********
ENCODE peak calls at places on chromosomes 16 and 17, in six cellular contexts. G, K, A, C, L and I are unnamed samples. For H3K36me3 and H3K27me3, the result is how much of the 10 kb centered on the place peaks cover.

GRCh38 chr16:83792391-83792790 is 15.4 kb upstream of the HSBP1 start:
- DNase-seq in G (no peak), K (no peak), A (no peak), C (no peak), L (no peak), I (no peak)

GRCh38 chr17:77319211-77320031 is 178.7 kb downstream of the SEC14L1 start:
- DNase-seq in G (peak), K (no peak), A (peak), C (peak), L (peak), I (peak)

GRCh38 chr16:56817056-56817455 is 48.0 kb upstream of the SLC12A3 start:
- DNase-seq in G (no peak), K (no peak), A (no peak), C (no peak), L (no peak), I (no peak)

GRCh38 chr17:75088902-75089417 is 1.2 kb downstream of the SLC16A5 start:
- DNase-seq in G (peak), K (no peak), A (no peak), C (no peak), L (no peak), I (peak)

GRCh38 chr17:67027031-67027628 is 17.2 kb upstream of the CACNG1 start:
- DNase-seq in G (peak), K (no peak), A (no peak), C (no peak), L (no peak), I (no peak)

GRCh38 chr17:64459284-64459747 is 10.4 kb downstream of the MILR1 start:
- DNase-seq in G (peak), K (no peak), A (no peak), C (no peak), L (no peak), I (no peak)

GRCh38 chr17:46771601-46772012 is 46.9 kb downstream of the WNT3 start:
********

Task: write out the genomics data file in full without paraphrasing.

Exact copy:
ENCODE peak calls at places on chromosomes 16 and 17, in six cellular contexts. G, K, A, C, L and I are unnamed samples. For H3K36me3 and H3K27me3, the result is how much of the 10 kb centered on the place peaks cover.

GRCh38 chr16:83792391-83792790 is 15.4 kb upstream of the HSBP1 start:
- DNase-seq in G (no peak), K (no peak), A (no peak), C (no peak), L (no peak), I (no peak)

GRCh38 chr17:77319211-77320031 is 178.7 kb downstream of the SEC14L1 start:
- DNase-seq in G (peak), K (no peak), A (peak), C (peak), L (peak), I (peak)

GRCh38 chr16:56817056-56817455 is 48.0 kb upstream of the SLC12A3 start:
- DNase-seq in G (no peak), K (no peak), A (no peak), C (no peak), L (no peak), I (no peak)

GRCh38 chr17:75088902-75089417 is 1.2 kb downstream of the SLC16A5 start:
- DNase-seq in G (peak), K (no peak), A (no peak), C (no peak), L (no peak), I (peak)

GRCh38 chr17:67027031-67027628 is 17.2 kb upstream of the CACNG1 start:
- DNase-seq in G (peak), K (no peak), A (no peak), C (no peak), L (no peak), I (no peak)

GRCh38 chr17:64459284-64459747 is 10.4 kb downstream of the MILR1 start:
- DNase-seq in G (peak), K (no peak), A (no peak), C (no peak), L (no peak), I (no peak)

GRCh38 chr17:46771601-46772012 is 46.9 kb downstream of the WNT3 start: